The rod punched through the back of the zombie’s skull. The monster reached for the weapon again, but this time Skiff put his weight into turning it. He pulled hard to the left and the rod spun, turning the zombie’s head with it. The force of the maneuver was such that the zombie’s head ripped clean from its body. The body collapsed to the floor but the head remained impaled on the jabber-rod.
He used his boot to hold the head against the floor as he pulled his weapon free. It was something he had done many times before and it was nothing more than business by now. He cleaned the rod on a curtain and stepped back through the doorway, back into the silent night.
The street was still deserted. The grocery store was only three doors down now and Skiff risked moving quickly. He skipped along the front of two buildings until he could slip into a recessed doorway. Safe again within the shadows, he finally took a chance to regain his breath.
A slight breeze cooled him as he forced himself to breathe easy. The next building over was the grocery store and he struggled to remember whatever details he could about the place. There was something odd about the back room. He’d been through countless grocery stores before and they always had room for stores and access to the rear for deliveries.
When he was rested, he ducked into the space between the grocery store and its neighbor. He carefully made his way through the shadows to the rear. Peeking around the corner, he could see that the narrow alleyway was deserted. More importantly, he saw a stairwell made of concrete that led to a below-grade door. The grocery store had a basement.
Scanning the alley, he approached the stairs. A second later he had descended and stood before a steel door, which had been painted white. Rust spots dotted the door, looking like bullet holes dripping blood. He listened and heard nothing, then gripped the stainless steel knob and turned. The door was locked.
Locked doors were nothing new to Skiff. He, Morgan and Violet had bashed down many. This one looked old but solid, so he was mildly surprised when it popped open after only a few moments of prying at it with his heavy rod.
The darkness inside was impossibly blacker than the alley shadows. He looked, listened, sniffed and then repeated the process. Nothing.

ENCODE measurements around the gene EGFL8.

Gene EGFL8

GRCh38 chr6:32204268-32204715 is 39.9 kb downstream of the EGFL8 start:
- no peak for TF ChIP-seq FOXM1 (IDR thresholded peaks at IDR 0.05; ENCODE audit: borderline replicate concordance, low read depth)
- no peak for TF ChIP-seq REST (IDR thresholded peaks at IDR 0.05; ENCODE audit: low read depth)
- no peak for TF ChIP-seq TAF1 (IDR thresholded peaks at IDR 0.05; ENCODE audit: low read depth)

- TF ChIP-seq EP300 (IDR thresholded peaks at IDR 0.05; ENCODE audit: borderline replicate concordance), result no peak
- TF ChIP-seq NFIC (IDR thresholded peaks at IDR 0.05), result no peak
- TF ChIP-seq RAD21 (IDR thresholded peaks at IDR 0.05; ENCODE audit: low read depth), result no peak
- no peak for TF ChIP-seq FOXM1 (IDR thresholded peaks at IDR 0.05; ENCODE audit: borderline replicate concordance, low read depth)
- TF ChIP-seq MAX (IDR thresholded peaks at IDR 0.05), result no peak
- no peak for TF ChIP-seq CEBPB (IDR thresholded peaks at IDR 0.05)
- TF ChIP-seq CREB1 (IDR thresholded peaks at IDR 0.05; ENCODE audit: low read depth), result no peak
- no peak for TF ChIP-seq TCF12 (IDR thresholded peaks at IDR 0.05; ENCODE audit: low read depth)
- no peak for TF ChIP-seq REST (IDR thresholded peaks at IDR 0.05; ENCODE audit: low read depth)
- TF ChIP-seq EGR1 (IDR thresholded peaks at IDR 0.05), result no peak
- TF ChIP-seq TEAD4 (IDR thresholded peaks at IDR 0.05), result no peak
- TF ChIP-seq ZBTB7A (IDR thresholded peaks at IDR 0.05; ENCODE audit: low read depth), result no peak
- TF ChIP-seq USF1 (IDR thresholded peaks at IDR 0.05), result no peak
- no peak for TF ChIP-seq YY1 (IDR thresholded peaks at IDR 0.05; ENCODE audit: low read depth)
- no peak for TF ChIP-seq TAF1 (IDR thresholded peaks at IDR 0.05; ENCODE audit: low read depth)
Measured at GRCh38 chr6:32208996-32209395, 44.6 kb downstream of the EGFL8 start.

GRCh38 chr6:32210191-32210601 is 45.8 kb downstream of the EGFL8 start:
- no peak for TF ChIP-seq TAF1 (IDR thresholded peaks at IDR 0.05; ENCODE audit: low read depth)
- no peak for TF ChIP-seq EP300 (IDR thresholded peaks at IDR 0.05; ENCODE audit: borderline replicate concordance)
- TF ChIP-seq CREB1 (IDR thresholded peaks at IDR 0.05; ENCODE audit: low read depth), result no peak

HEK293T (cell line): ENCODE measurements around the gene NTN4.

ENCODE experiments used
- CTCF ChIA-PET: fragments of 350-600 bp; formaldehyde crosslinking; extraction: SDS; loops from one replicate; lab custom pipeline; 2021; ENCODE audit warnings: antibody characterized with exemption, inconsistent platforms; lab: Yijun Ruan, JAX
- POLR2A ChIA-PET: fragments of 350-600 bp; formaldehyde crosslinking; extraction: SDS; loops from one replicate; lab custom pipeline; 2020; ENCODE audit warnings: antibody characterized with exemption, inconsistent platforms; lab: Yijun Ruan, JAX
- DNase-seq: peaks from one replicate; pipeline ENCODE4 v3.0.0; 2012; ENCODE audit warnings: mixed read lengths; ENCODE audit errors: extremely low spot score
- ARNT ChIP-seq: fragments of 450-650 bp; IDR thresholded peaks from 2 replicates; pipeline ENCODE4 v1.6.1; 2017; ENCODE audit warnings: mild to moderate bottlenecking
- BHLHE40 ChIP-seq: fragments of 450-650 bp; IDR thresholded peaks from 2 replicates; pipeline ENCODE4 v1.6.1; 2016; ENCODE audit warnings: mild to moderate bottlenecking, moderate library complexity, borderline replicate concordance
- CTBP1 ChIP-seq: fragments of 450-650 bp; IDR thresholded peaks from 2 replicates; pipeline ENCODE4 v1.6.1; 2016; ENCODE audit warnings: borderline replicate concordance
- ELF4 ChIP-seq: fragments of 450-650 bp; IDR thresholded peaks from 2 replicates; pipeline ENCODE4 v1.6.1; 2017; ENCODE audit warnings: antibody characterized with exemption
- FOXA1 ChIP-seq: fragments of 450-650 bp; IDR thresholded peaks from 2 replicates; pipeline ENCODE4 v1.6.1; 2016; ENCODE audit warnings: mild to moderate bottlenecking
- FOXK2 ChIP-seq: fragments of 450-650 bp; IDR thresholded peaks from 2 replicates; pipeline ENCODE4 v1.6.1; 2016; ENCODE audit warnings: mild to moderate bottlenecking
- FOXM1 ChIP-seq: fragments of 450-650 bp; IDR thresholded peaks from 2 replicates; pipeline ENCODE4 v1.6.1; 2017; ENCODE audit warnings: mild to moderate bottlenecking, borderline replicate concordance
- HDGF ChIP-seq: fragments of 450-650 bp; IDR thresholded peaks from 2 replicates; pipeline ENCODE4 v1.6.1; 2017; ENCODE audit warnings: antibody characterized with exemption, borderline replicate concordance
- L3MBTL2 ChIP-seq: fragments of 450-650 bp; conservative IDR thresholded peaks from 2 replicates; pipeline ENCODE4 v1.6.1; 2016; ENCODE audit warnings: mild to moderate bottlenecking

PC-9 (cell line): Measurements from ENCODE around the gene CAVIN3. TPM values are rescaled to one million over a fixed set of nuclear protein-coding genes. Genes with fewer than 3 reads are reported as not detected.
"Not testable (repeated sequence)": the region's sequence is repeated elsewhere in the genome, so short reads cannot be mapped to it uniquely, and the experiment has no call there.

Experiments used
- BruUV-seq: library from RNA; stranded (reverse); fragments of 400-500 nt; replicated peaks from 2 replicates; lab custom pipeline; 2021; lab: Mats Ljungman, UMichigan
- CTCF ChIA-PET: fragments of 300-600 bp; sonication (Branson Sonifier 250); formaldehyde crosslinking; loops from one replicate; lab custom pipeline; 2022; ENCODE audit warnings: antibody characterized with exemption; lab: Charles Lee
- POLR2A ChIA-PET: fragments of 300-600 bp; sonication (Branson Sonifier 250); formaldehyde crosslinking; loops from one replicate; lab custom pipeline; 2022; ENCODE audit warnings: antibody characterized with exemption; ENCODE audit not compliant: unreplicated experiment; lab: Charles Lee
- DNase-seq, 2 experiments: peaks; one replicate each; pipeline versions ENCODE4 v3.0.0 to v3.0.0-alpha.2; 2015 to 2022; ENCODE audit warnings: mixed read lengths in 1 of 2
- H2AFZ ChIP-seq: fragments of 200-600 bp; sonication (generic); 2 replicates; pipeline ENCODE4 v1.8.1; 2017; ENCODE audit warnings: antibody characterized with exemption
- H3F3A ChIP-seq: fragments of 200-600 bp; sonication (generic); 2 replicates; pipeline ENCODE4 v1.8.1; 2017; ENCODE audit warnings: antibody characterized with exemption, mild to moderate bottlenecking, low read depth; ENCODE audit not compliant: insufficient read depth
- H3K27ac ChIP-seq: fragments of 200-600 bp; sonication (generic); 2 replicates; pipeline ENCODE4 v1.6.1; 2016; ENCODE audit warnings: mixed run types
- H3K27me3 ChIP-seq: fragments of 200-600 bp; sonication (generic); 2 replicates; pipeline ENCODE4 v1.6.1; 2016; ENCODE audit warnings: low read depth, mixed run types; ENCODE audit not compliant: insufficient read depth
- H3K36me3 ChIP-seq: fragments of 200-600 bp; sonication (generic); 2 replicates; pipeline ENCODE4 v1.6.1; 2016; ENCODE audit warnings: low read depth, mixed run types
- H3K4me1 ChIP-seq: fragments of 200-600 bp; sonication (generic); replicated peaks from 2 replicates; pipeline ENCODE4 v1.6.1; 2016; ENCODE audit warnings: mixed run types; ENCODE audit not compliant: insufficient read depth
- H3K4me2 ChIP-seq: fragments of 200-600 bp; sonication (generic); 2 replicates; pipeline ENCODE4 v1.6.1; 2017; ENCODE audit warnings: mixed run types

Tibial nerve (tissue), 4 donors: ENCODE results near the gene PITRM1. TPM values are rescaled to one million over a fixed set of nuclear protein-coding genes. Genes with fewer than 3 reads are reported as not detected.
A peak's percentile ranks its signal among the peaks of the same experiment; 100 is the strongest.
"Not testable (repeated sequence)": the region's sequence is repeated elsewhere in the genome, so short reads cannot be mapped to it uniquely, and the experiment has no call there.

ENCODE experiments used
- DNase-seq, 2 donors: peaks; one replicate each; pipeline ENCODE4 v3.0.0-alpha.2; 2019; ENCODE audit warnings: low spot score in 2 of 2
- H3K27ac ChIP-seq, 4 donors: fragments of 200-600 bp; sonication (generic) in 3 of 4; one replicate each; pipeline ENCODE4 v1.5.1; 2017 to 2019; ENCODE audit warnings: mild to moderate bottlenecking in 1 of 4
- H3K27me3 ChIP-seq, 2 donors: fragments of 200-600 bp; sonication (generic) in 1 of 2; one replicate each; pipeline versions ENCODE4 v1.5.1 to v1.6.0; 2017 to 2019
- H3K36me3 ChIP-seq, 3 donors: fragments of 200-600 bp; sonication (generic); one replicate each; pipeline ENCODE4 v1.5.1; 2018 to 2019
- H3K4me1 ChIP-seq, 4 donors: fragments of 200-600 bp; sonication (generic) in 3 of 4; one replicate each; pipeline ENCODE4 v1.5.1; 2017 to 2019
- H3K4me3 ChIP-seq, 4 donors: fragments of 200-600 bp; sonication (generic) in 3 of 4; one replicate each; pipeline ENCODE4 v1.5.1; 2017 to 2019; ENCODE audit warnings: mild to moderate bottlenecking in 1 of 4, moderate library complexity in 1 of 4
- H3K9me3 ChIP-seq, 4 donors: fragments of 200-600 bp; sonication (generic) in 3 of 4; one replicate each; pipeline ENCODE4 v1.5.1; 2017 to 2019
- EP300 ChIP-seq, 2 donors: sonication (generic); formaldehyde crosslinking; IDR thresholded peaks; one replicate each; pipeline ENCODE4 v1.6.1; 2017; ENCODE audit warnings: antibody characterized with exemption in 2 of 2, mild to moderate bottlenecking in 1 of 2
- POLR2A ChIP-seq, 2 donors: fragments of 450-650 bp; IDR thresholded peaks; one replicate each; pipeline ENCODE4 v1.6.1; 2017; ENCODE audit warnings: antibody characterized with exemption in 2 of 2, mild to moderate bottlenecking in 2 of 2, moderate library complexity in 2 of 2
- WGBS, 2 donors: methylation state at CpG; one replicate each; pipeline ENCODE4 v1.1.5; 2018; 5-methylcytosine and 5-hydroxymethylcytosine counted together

He opened the door wide enough to slip in and entered before he could change his mind. He knew that what he was doing was foolish and broke every rule Violet had forced into his head. But Violet was dead now, and Morgan would be if he didn’t push himself on.
He left the door ajar in an effort to take advantage of any light, however unwilling, that found its way in from the alley. He could make out a swinging door about ten feet away, across an empty room with a concrete floor and a low ceiling.
Crossing the room quickly, he made his way to the swinging door. He pushed it open a crack and peered in. The area within was cast in a dim red glow. The light was coming from indicators on the doors of several large freezers. The stainless steel doors helped to reflect the light and amplify the glow, giving the room a hellish hue.
There were six large doors. The light on one of them was out, either malfunctioning or the freezer not in service. Skiff remembered his errand, to get the part from the dairy farm’s refrigerator and wondered if this could be the reason.
But why the kerosene?
He moved to the first door and examined the handle. It was made of chrome plated steel and there was a pin securing the latch. He eased the pin out of its hole and left it dangling on its chain below the handle. He grabbed the handle, took a deep breath, and pulled.
The door swung easily outward with only a slight squeal. A rush of icy air hit his face and he blinked to clear a sudden dryness from his eyes. A light in the interior of the freezer came to life and Skiff was thrust into a nightmare from which he knew he could not wake.
Before him in the freezer were piled a dozen human carcasses. They were unmarred by the scourge of zombiedom. Some had limbs cleanly severed and it looked to have been done after they were frozen. Two faces that he could see clearly had bullet holes in their foreheads, their eyes frozen open, their fear plain to see.
A memory flashed back into his brain, of a man with a gun, face painted in mimicry of a zombie, whistling for his ‘babies’ and asking, “Who’s hungry?”
Skiff had eaten next to nothing in the past day, but his stomach managed to purge an acid-laden bile. He spat it to the floor and wiped his mouth with a sleeve.
“That sick, evil, son-of-a-bitch!” he cried. “He’s feeding the bastards!”
It made sense now, how the man could control the zombies; he controlled the food. He had a store of frozen human meat to draw on. He had electricity, probably from a kerosene generator hidden away somewhere. He had domesticated an army of zombies and fancied himself as their leader, their god. He had slaughtered these people like a farmer might slaughter a herd of cattle. He had created this zombie town to fulfill his own sick fantasy. And he had Morgan.